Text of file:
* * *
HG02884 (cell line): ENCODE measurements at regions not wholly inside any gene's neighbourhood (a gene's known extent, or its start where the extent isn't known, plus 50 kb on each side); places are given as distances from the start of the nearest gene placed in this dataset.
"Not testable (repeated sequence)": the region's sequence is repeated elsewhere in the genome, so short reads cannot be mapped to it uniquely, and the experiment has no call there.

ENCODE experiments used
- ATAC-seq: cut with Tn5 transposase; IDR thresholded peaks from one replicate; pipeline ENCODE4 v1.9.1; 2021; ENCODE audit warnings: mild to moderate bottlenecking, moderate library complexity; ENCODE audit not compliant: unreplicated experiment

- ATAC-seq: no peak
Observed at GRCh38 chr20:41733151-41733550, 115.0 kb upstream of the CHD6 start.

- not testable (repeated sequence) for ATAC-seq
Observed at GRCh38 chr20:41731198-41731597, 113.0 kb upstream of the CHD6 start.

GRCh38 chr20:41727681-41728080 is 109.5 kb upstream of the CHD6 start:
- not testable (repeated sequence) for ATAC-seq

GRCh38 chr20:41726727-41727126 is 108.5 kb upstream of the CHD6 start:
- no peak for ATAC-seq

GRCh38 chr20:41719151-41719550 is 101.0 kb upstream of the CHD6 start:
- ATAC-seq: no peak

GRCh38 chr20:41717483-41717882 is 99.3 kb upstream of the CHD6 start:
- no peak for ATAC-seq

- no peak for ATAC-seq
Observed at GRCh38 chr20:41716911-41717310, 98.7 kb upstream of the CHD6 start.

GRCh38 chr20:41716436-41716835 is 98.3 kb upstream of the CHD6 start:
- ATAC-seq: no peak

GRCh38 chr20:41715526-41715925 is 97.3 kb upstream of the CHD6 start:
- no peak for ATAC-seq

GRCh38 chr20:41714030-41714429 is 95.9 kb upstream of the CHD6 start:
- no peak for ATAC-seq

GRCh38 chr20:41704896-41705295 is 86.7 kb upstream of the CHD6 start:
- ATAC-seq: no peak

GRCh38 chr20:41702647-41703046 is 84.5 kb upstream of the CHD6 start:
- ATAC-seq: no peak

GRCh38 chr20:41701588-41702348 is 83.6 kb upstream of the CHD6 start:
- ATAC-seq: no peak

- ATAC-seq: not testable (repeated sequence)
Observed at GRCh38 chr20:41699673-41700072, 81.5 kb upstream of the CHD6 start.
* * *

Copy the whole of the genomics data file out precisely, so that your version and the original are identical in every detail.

HG02884 (cell line): ENCODE measurements at regions not wholly inside any gene's neighbourhood (a gene's known extent, or its start where the extent isn't known, plus 50 kb on each side); places are given as distances from the start of the nearest gene placed in this dataset.
"Not testable (repeated sequence)": the region's sequence is repeated elsewhere in the genome, so short reads cannot be mapped to it uniquely, and the experiment has no call there.

ENCODE experiments used
- ATAC-seq: cut with Tn5 transposase; IDR thresholded peaks from one replicate; pipeline ENCODE4 v1.9.1; 2021; ENCODE audit warnings: mild to moderate bottlenecking, moderate library complexity; ENCODE audit not compliant: unreplicated experiment

- ATAC-seq: no peak
Observed at GRCh38 chr20:41733151-41733550, 115.0 kb upstream of the CHD6 start.

- not testable (repeated sequence) for ATAC-seq
Observed at GRCh38 chr20:41731198-41731597, 113.0 kb upstream of the CHD6 start.

GRCh38 chr20:41727681-41728080 is 109.5 kb upstream of the CHD6 start:
- not testable (repeated sequence) for ATAC-seq

GRCh38 chr20:41726727-41727126 is 108.5 kb upstream of the CHD6 start:
- no peak for ATAC-seq

GRCh38 chr20:41719151-41719550 is 101.0 kb upstream of the CHD6 start:
- ATAC-seq: no peak

GRCh38 chr20:41717483-41717882 is 99.3 kb upstream of the CHD6 start:
- no peak for ATAC-seq

- no peak for ATAC-seq
Observed at GRCh38 chr20:41716911-41717310, 98.7 kb upstream of the CHD6 start.

GRCh38 chr20:41716436-41716835 is 98.3 kb upstream of the CHD6 start:
- ATAC-seq: no peak

GRCh38 chr20:41715526-41715925 is 97.3 kb upstream of the CHD6 start:
- no peak for ATAC-seq

GRCh38 chr20:41714030-41714429 is 95.9 kb upstream of the CHD6 start:
- no peak for ATAC-seq

GRCh38 chr20:41704896-41705295 is 86.7 kb upstream of the CHD6 start:
- ATAC-seq: no peak

GRCh38 chr20:41702647-41703046 is 84.5 kb upstream of the CHD6 start:
- ATAC-seq: no peak

GRCh38 chr20:41701588-41702348 is 83.6 kb upstream of the CHD6 start:
- ATAC-seq: no peak

- ATAC-seq: not testable (repeated sequence)
Observed at GRCh38 chr20:41699673-41700072, 81.5 kb upstream of the CHD6 start.